30 Jun 14

Priorslee Lake: 4:35am – 6:05am // 7:15am – 8:45am

8.5°C > 13.5°C. broken cloud, clearer to N; calm with light N wind later; good visibility

(67th visit of the year)

‘Tis the start of autumn: the first returning Common Sandpiper was flushed at the lake and most probably the same bird was at The Flash later.

After 3 weeks in Japan some changes and a noticeable reduction in song.

Other notes
Just 1 juvenile Great Crested Grebe and only one adult – the other may be re-sitting, but the other pair gone.
One of the Mute Swan cygnets lost: last reported on Saturday 14 June.
Mallard ducklings should have fledged – perhaps they have as almost all the birds present today were drakes, with many of these in eclipse plumage and best separated from ducks by the retained pale yellow bill.
Late drake Tufted Duck: perhaps it is not breeding?
Many new broods of Coots: of all the juveniles seen just 1 independent.
>65 large gulls: all but 2 in large group flying S to the far E pre-dawn.
At least 2 Grey Wagtails and at least one of these a juvenile.
Garden Warbler not noted
First Ringlet butterfly of the year
3 moths in the tunnel under Priorslee Avenue: still to be positively identified but 2 likely to be Willow Beauty moths

1 +1 (1 brood) Great Crested Grebes
1 Cormorant over
2 Grey Herons
2 + 1 Swans
21 (20) Mallard
1 (1) Tufted Ducks
4 + 1 (1 brood) Moorhens
27 + 19 (10 broods) Coots
1 Common Sandpiper
2 Black-headed Gulls: both full adults
>65 large gulls
c.12 Common Swifts
1 Swallow
5 (5) Song Thrushes
7 (4) Reed Warbler
6 (2) Common Whitethroat
15 (12) Blackcaps
8 (4) Chiffchaffs
Corvid roost dispersal: 185 Jackdaws and 103 Rooks
1 (1) Reed Buntings

(Ed Wilson)

Today’s sunrise.

Soldier beetles attempting to create an army! Probably Cantharis livia, though there are several similar species.

The only extant juvenile Great Crested Grebe hurries after its source of food. The bare skin around the eye gives juveniles a creepy look.

The Giant Hogweed in flower with huge umbels.

Is this snail almost attractive from this angle? make up your own mind.

A juvenile Grey Wagtail surveys the (P)RIVATE scene.

The way this moth is holding its wings as rest led me to provisionally identify it as a pug sp. but looking at the photo it is clear it is ‘just’ a particularly well-marked and rather grey Riband Wave of the form which shows the ‘band’: many specimens have the 'band' in outline only. This was on the roof of the foot-tunnel under Priorslee Avenue.

Another moth on the roof of the foot-tunnel under Priorslee Avenue. This is I think a male Willow Beauty – a male because of the feathered antenna. There is closely-related species called Feathered Beauty but that species tends to fly later in the year and most records are of immigrants in to SE England.

Rather faded by now but the best-looking spike of the Common Spotted Orchid at the lake.

Here in close-up of part of the spike.

A juvenile Common Whitethroat peers at me: aged mainly from the broken and rather indistinct eye-ring and the rather dull iris colour. Also, to my eyes, the feathering is rather ‘blurred’ lacking the sharp definition of adults – as the edges of the feathers wear it will begin to look more like an adult.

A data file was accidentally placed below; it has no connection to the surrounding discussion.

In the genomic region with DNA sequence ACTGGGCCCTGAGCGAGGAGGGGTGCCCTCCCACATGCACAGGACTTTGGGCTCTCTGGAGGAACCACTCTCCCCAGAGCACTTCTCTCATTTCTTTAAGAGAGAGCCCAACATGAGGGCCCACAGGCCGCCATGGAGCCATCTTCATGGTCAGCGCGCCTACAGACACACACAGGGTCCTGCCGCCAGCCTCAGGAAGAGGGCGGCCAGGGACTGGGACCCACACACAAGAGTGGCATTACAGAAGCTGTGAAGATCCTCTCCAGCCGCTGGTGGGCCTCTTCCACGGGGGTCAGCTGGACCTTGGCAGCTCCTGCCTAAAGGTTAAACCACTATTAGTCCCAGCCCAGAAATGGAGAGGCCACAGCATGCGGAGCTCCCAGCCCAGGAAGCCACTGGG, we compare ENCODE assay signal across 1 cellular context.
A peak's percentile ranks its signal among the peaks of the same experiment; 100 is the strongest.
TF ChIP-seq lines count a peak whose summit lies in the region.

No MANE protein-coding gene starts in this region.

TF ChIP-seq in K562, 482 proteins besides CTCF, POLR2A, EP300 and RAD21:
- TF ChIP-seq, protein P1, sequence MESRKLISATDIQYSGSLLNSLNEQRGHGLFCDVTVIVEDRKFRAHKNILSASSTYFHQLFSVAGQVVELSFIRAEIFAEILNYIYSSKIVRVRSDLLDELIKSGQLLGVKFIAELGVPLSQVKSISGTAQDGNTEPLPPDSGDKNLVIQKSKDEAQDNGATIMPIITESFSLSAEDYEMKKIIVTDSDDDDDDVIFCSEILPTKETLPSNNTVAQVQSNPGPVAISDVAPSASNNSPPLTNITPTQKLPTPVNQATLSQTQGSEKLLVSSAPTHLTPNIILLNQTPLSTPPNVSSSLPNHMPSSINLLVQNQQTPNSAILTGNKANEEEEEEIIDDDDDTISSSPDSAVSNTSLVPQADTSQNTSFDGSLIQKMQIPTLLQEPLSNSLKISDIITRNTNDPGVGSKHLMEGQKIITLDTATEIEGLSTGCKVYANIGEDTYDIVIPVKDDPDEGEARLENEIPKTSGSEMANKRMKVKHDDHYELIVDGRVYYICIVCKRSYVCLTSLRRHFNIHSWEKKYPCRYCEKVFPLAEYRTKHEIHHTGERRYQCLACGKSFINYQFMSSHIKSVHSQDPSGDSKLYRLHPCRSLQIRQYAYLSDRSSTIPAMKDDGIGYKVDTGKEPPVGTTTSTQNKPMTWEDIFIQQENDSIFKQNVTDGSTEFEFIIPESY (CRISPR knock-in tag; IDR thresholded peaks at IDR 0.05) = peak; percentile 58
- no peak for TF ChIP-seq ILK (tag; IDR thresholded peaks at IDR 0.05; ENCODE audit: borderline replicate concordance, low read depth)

I could believe it was begging me to feed it in this pose.

Here with its bill slightly open as it makes a nervous ‘churr’ call and from this angle a rather angry look.

It looks to me as if this damselfly has perished just after emerging from it exuvia and while it was still drying out. The head looks as if it is still inside the exuvia rather than the damselfly having been attacked.

This is the hoverfly Volucella pellucens: the red eyes are rather unusual – perhaps the angle of the light causing refraction. Here you can see the feathering on both the eyes and the antenna. . Note the very small beetle sp. just to the right of the hoverfly.
A close-up of the flowers of what I think is Hedge Woundwort (Stachys sylvatica). As far as I can tell this is the first time I have identified this plant, though it seems abundant-enough at the moment.

My first Ringlet butterfly of the year. The rings that give this species its vernacular name are more apparent on the underwing. The pale cream trailing edge of fresh specimens makes this butterfly surprisingly easy to identify in flight.

A close-up of one of the Giant Hogweed umbels.

An unusual angle to see the features of this Episyrphus balteatus hoverfly, sometimes called the marmalade fly.

(Ed Wilson)


Priorslee Flash: 6:15am – 7:05am

(57th visit of the year)

At least 1 juvenile Great Crested Grebe riding its parent’s back.
Has there been a change of Swans? the cob is the same but the pen has either moulted very quickly losing all the 1st summer grey feathers or there is a different sub-adult – unable to get close-enough to read any ring.
The late clutch of Canada Geese goslings not seen amongst the usual mid-year moult gathering.
Late brood of Mallard ducklings.
Surprising number of Tufted Duck still present: all drakes with some well into eclipse-type plumage.
A Nuthatch calling from the copse by the Dental Surgery to the S of The Flash was my first of the year at that site.

2 + 1 Great Crested Grebes
2 Swans
60 Greylag Geese
1 Cackling Goose
233 Canada Geese
The all-white feral goose
11 (9) + 5 (1 brood) Mallard
[neither feral Mallard-type ducks noted]
8 (8) Tufted Ducks
4 + 4 (3? broods) Moorhen
8 +11 (4 broods) Coots
1 Common Sandpiper
6 Common Swifts
9 House Martin
2 (2) Blackcaps
2 (2) Chiffchaffs

(Ed Wilson)